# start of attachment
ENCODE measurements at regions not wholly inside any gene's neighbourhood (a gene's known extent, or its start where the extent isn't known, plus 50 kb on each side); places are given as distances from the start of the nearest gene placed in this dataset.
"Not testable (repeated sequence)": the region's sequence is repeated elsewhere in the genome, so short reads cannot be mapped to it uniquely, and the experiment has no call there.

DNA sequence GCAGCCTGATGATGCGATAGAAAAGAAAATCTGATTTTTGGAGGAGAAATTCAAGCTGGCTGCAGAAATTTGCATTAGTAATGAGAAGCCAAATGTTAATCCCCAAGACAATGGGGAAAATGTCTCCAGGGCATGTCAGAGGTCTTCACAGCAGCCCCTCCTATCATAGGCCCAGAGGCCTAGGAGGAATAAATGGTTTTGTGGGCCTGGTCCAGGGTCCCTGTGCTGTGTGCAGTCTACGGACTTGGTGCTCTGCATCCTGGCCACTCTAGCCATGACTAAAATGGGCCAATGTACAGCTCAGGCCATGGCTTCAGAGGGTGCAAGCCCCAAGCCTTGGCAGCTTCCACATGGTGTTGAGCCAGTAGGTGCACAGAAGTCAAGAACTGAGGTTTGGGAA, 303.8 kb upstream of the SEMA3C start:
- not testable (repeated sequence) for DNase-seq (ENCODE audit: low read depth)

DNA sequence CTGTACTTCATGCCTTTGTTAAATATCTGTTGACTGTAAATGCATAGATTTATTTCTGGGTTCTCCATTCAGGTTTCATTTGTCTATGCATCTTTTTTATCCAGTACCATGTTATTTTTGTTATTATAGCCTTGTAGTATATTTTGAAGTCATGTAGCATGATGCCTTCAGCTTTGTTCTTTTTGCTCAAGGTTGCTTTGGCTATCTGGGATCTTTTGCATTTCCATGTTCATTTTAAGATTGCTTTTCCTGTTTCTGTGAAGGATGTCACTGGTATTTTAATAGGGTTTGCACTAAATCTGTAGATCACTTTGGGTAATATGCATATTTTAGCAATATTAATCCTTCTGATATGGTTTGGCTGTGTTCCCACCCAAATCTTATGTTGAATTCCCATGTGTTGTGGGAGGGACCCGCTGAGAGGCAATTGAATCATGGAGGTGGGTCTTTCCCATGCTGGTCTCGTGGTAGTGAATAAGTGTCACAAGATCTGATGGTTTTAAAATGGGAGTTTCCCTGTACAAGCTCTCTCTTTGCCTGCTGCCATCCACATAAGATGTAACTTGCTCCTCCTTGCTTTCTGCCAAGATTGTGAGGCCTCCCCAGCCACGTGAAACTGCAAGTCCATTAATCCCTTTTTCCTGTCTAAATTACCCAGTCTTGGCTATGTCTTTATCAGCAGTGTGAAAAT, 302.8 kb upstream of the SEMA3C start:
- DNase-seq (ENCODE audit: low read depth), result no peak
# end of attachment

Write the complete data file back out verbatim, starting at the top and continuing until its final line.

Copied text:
ENCODE measurements at regions not wholly inside any gene's neighbourhood (a gene's known extent, or its start where the extent isn't known, plus 50 kb on each side); places are given as distances from the start of the nearest gene placed in this dataset.
"Not testable (repeated sequence)": the region's sequence is repeated elsewhere in the genome, so short reads cannot be mapped to it uniquely, and the experiment has no call there.

DNA sequence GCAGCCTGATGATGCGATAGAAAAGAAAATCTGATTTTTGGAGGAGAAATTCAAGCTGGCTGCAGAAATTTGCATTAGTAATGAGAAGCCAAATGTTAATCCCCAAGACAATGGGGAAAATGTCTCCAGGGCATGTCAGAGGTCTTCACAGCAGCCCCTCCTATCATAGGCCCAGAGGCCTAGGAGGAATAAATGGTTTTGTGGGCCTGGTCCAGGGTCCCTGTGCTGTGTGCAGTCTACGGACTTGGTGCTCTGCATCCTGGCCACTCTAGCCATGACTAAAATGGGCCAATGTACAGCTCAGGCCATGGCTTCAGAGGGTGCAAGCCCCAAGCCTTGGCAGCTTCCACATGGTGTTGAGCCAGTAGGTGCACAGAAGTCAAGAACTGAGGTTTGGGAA, 303.8 kb upstream of the SEMA3C start:
- not testable (repeated sequence) for DNase-seq (ENCODE audit: low read depth)

DNA sequence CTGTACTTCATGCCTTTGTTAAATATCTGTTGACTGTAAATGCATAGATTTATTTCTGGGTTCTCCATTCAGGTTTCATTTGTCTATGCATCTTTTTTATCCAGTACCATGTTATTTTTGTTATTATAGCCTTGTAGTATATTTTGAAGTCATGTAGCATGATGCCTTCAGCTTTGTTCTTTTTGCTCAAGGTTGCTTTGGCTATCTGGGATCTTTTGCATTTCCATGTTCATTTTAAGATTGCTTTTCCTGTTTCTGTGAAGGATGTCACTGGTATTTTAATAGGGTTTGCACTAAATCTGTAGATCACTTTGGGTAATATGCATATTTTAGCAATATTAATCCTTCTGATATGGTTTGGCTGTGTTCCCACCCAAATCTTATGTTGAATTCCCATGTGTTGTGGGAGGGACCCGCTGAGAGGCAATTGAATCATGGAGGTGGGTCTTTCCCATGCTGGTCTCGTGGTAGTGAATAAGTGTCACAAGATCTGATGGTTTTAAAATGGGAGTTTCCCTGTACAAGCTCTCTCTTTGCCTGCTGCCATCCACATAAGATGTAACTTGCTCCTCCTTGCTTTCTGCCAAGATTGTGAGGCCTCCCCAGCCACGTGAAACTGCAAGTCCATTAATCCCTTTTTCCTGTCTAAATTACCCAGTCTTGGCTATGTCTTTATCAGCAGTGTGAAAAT, 302.8 kb upstream of the SEMA3C start:
- DNase-seq (ENCODE audit: low read depth), result no peak